This proposal aims to provide an update of the catalogues of findings associated with the mysteries of Mithras in Hispania produced by García y Bellido (1967) and Alvar Ezquerra (1981). A new approach to the archaeological material is needed due to the multiplicity of findings in recent decades and the overcoming of traditional theories in this field of study. We have focused on the figurative monuments, as Mithraic iconography has been considered a mere vehicle for the transmission of the eschatology of the cult.
Although three representations of tauroctony were located in the province of Baetica, the findings of Tróia and Mérida, both in Lusitania, are the most important source of materials in the territory of Hispania. Recent discoveries in Lugo, Altafulla, Cabrera de Mar, Puente Genil, San Juan de la Isla, Barbate, Mérida, along with the revision of the Museo Nacional de Arte Romano collection, have been a great contribution to the study of Mithraism in the Iberian Peninsula.
pizarras visigodas. (Entre el latín y su disgregación. La lengua hablada en Hispania, siglos VI-VIII) . Burgos 2004, 532. 18 Cf. LLDB-5363, 14293, 33168, 34871, 34769 (Early Dalmatia) and LLDB-5723, 9145 (Early Dacia). 19 Nevertheless, in this phonological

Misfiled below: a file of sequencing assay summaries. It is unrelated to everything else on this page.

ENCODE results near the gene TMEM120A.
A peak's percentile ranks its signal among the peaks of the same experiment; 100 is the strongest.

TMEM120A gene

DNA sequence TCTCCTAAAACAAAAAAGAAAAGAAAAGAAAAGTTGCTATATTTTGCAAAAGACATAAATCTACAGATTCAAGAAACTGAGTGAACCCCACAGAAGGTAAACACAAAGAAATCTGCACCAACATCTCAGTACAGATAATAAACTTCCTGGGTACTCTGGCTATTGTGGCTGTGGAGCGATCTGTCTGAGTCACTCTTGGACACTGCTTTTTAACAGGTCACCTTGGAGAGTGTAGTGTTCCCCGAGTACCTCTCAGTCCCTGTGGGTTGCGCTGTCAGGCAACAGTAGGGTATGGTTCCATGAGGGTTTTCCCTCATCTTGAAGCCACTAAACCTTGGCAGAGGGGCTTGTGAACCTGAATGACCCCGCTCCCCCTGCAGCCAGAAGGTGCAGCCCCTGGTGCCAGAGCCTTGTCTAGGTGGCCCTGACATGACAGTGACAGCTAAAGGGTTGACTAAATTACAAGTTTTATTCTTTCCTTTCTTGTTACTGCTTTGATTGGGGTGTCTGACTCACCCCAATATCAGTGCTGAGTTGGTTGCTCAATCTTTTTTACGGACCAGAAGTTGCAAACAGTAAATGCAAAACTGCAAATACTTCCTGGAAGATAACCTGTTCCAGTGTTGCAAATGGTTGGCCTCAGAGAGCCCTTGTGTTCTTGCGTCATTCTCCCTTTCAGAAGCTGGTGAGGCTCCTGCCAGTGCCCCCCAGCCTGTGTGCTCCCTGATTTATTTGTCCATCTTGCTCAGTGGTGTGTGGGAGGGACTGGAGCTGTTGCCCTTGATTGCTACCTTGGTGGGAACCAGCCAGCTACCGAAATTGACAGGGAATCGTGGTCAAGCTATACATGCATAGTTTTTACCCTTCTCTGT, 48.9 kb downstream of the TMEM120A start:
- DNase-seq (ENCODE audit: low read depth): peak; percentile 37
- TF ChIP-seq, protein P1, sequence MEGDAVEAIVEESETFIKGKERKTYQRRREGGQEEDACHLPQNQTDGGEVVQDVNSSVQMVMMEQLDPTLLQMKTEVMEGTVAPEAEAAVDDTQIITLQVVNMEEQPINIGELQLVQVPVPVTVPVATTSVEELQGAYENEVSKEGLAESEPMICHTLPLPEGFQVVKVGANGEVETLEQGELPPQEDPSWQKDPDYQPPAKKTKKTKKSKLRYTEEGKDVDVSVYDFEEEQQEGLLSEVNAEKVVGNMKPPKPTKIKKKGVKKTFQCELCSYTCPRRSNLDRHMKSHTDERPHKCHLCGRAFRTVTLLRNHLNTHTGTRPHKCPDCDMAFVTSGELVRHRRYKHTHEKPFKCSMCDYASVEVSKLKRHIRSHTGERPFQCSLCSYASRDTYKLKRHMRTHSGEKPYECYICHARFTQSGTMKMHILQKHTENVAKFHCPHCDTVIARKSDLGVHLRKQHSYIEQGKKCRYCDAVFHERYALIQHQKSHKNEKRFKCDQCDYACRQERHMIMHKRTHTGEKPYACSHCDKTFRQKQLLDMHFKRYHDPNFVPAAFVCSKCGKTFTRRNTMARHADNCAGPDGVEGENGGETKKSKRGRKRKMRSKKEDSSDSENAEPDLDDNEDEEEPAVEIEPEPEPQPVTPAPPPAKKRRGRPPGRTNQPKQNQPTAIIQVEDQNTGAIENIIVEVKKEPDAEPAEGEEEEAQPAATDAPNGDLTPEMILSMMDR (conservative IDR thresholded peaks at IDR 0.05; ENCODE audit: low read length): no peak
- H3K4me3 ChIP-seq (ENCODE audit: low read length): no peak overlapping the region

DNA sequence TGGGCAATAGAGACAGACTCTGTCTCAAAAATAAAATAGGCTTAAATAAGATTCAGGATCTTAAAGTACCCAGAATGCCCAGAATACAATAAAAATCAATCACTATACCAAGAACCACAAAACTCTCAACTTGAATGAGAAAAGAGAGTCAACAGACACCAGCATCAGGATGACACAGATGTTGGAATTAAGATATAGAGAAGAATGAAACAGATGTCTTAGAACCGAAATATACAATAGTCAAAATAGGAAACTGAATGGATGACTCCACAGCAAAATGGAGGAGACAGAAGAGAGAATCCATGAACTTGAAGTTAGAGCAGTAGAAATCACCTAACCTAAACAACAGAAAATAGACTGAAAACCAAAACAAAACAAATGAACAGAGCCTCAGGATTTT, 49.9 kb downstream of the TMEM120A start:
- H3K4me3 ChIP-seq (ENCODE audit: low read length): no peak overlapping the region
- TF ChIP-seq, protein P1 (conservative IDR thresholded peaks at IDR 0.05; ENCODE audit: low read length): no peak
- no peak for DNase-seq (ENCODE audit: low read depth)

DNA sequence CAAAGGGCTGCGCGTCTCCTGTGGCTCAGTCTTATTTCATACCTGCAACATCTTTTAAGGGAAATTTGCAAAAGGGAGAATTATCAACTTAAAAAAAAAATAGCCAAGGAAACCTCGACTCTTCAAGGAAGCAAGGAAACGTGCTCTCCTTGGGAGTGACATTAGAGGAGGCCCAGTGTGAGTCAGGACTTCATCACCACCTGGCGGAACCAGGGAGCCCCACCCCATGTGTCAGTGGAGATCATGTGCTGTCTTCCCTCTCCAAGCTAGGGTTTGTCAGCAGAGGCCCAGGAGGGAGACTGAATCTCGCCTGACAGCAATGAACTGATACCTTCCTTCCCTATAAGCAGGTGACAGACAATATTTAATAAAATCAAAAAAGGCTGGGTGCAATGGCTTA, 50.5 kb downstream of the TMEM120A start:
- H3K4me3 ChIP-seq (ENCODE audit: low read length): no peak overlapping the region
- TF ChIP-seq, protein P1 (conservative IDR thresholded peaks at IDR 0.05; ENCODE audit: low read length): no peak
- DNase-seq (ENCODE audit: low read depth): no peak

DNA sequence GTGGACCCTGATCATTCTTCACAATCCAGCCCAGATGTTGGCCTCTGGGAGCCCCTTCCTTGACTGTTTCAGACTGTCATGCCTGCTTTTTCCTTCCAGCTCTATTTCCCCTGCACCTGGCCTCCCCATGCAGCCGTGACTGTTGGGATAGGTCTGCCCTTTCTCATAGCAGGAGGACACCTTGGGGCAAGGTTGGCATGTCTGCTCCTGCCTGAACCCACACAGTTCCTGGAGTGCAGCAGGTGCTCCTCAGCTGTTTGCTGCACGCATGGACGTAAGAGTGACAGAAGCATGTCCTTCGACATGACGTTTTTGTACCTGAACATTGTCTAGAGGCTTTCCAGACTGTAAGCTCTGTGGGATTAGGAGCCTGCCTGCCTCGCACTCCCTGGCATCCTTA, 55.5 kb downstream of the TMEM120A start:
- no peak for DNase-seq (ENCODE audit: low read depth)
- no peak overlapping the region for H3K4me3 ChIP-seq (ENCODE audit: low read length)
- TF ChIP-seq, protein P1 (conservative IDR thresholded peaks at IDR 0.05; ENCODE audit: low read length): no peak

This paper presents the pottery originating from three groups of objects found in close association – in a well, a cistern and a burnt layer –, and the most characteristic vessel types as well as all the lamps found during the series of excavations at the site. The well excavated in the eastern part of the villa yielded pottery dating from the second half of the AD 1st and the beginning of the 2nd century. Only 0.5% of this ensemble was imported pottery, 6.4% was thin-walled and color-coated pottery, and 91.4% coarse pottery. In addition to these, the deposit contained a few ampullae and incense burners (turibulum). Only one piece of North-African red slip ware was found in the fill of the cistern located in the middle of the northern courtyard and the channel leading there. Here 10% of the pottery finds was composed of fine ware, and the amount of coarse pottery was significant. The fill of the well established in the later phase of the villa dated from the second half of the AD 3rd century. However, the pottery found in it is composed of types characteristic for the AD 1st and 2nd centuries – if its chronology can be reconstructed at all. Amphora fragments from Hispania and a piece of samian ware form Dr. 29 from La Graufesenque was unearthed in a burnt layer in the southern part of the early villa, as well as household ware dating from the period of the Flavian dynasty and the reign of Trajan. Here fine ware constituted 7.8% of the pottery finds. Vessels that were intact or could be refit were found atop the terrazzo floor in the central part of the villa, which might have been still in use when the villa was destroyed.